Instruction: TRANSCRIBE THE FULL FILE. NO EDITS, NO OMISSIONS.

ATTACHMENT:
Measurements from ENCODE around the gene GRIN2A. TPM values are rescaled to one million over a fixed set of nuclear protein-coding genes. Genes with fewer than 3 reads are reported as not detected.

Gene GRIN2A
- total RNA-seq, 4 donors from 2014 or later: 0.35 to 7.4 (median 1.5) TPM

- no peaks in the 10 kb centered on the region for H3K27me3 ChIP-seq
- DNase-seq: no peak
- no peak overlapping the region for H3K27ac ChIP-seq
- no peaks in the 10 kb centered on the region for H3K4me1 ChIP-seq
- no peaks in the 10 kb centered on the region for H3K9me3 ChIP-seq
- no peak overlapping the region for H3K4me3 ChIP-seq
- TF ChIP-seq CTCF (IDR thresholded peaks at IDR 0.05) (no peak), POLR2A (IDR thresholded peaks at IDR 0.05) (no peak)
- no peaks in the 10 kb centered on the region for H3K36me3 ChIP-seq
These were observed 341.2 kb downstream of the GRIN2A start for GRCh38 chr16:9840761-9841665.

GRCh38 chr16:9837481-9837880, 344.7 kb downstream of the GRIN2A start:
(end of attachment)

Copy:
Measurements from ENCODE around the gene GRIN2A. TPM values are rescaled to one million over a fixed set of nuclear protein-coding genes. Genes with fewer than 3 reads are reported as not detected.

Gene GRIN2A
- total RNA-seq, 4 donors from 2014 or later: 0.35 to 7.4 (median 1.5) TPM

- no peaks in the 10 kb centered on the region for H3K27me3 ChIP-seq
- DNase-seq: no peak
- no peak overlapping the region for H3K27ac ChIP-seq
- no peaks in the 10 kb centered on the region for H3K4me1 ChIP-seq
- no peaks in the 10 kb centered on the region for H3K9me3 ChIP-seq
- no peak overlapping the region for H3K4me3 ChIP-seq
- TF ChIP-seq CTCF (IDR thresholded peaks at IDR 0.05) (no peak), POLR2A (IDR thresholded peaks at IDR 0.05) (no peak)
- no peaks in the 10 kb centered on the region for H3K36me3 ChIP-seq
These were observed 341.2 kb downstream of the GRIN2A start for GRCh38 chr16:9840761-9841665.

GRCh38 chr16:9837481-9837880, 344.7 kb downstream of the GRIN2A start: